(Bloomberg) -- Britain delivered the biggest budget surplus on record in January, a boost for Chancellor Jeremy Hunt two weeks before he is due to announce what could be the last fiscal statement before a general election. 

Tax revenue exceeded spending by £16.7 billion ($21.1 billion), more than double the surplus a year earlier, the Office for National Statistics said Wednesday. It left the budget deficit in the first 10 months of the fiscal year at £96.6 billion — £9.2 billion less than the Office for Budget Responsibility forecast.

The undershoot raises the prospect of tax cuts in the March 6 budget as Hunt comes under pressure from grassroots Conservatives to rescue their political fortunes ahead of a general election expected later this year. The Tories, in power since 2010, are trailing the Labour opposition in opinion polls by around 20 percentage points. 

However, self-imposed fiscal rules requiring the debt burden to be falling in five years mean those demanding major giveaways could be disappointed.

Hunt is thought to have been told by the OBR that he has no more headroom than estimated in November, at around £13 billion. A third forecast as part of the pre-budget process was delivered to the chancellor this week. Hunt is understood to be considering cutting already tight public spending plans to carve out extra headroom.

Chief Secretary to the Treasury Laura Trott played down the prospect of a tax-cutting bonanza: “We provided hundreds of billions to pay wages, support business and protect lives during Covid, and to pay half of people’s energy bills after Putin’s invasion of Ukraine,” she said in a statement. “But we can’t leave future generations to pick up the tab, which is why we have taken tough decisions to help reduce borrowing versus what the OBR expected in March.” 

Michal Stelmach, senior economist at KPMG, said the government is on track to borrow about £10 billion less this financial year than the £123.9 billion forecast by the OBR at the Autumn Statement in November. Hunt could see his headroom rise sufficiently to knock 2p off income tax and scrap a planned rise in fuel duty, Stelmach said.

The in-year fiscal position was boosted by revisions that reduced borrowing between April and December by £5.8 billion. This was entirely due an upward revisions to income and tax and national insurance receipts. Cumulative borrowing is now lower than a year earlier for the first time in this fiscal year.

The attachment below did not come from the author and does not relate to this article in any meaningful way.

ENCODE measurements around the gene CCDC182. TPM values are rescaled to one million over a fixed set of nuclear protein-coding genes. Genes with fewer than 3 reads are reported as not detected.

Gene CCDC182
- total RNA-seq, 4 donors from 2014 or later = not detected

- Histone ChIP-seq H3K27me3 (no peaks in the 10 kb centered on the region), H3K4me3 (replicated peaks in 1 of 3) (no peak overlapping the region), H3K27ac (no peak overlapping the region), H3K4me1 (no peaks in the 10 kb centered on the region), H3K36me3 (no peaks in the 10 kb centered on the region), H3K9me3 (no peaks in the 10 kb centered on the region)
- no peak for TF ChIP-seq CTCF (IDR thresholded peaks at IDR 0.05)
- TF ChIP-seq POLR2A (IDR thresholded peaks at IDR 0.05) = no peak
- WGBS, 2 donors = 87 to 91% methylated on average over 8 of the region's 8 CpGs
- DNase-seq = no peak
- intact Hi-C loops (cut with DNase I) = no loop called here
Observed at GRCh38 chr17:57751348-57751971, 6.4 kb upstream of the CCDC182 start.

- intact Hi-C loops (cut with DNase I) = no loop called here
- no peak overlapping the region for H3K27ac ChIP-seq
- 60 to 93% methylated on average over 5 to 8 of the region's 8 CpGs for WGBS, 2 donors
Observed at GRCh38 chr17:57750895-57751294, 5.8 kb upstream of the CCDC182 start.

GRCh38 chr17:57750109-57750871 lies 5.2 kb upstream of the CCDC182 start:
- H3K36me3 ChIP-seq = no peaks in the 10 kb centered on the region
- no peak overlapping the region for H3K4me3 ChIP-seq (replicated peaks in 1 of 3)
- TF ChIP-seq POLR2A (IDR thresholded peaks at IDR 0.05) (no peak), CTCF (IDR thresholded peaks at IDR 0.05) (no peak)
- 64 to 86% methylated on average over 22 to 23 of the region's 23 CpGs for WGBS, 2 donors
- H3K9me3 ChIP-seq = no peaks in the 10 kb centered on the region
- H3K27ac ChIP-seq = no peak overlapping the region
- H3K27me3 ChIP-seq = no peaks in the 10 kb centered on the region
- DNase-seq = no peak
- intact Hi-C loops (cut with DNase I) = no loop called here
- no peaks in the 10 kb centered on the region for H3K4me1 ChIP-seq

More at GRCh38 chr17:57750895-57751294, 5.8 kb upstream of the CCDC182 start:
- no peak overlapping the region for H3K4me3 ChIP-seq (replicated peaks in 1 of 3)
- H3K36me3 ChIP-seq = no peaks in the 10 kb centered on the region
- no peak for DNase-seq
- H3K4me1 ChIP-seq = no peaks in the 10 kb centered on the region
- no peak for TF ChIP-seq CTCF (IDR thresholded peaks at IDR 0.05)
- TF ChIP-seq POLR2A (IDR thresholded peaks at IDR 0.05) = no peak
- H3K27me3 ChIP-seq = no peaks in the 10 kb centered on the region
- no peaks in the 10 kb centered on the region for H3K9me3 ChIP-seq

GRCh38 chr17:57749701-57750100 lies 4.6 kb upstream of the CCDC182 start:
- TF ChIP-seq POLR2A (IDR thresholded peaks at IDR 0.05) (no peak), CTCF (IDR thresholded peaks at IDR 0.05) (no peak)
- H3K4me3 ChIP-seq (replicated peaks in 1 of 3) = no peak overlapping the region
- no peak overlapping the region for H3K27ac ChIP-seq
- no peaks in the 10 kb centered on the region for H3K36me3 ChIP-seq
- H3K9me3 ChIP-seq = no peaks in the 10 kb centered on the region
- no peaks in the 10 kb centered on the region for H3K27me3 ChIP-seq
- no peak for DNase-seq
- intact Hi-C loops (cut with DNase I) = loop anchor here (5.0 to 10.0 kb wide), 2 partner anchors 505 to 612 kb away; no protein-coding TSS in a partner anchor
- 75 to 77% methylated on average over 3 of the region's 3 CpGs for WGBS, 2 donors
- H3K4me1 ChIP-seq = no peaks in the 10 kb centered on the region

Strong VAT, personal and corporation tax receipts lifted government income in the 10 months while spending was helped by lower debt-interest costs and the withdrawal of energy support schemes that added tens of billions of pounds to spending last winter. 

Debt interest is lower due to a decline in the retail prices index of inflation against which a quarter of the government debt is priced. Debt interest was the lowest for a January since 2021 at £4.4 billion, which was £2.7 billion less than the OBR forecast.

The national debt hit £2.65 trillion and remains at levels last seen in the 1960s at 96.5% of GDP, the ONS said.

January is the biggest tax month of the year as payments relating to self-assessed liabilities incurred during the previous fiscal year pour in ahead of an end-month deadline. Self-assessed income and capital gains tax receipts were £33 billion last month – £1.8 billion less than last year.

The Treasury transferred another £11.2 billion of cash to the Bank of England to cover losses on its quantitative easing program, taking the total payments to £49.4 billion since October 2022.

The BOE had transferred £123.9 billion to the Treasury between 2009 and 2022, but the recent reversal of flows now leaves the net gain from the program at £74.5 billion. The BOE expects the QE program to be net loss-making within a few years.

--With assistance from Joe Mayes, Mark Evans and Joel Rinneby.

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